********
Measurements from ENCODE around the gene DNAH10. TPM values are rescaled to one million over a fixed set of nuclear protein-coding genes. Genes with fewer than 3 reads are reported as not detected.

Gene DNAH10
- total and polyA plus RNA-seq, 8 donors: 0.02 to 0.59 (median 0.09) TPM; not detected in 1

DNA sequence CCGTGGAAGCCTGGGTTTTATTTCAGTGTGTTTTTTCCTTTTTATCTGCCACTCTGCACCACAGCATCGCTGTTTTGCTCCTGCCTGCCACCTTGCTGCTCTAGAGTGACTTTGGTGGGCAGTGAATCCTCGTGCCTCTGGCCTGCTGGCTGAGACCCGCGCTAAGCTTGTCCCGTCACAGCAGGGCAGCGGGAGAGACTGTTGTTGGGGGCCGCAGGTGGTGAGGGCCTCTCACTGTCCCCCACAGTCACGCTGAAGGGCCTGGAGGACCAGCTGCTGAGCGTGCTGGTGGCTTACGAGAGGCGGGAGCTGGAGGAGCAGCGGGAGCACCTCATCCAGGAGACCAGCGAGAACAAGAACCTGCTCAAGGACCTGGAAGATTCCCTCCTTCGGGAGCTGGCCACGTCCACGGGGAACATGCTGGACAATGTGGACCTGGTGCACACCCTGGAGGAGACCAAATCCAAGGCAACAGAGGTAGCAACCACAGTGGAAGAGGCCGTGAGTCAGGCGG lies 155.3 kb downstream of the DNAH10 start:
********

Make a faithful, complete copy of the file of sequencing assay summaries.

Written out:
Measurements from ENCODE around the gene DNAH10. TPM values are rescaled to one million over a fixed set of nuclear protein-coding genes. Genes with fewer than 3 reads are reported as not detected.

Gene DNAH10
- total and polyA plus RNA-seq, 8 donors: 0.02 to 0.59 (median 0.09) TPM; not detected in 1

DNA sequence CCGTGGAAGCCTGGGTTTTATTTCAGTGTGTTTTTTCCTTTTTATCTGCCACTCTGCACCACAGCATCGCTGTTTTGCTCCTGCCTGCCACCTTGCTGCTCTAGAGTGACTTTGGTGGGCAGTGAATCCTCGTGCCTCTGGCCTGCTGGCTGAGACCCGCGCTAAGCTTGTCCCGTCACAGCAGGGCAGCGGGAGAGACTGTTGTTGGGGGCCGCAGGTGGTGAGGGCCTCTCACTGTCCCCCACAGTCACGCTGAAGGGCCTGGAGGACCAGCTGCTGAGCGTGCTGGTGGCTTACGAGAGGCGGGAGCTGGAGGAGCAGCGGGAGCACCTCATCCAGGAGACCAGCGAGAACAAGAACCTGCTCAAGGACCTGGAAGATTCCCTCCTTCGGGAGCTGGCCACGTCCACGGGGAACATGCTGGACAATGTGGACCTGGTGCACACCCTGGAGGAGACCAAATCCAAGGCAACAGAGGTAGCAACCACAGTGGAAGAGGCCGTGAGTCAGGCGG lies 155.3 kb downstream of the DNAH10 start: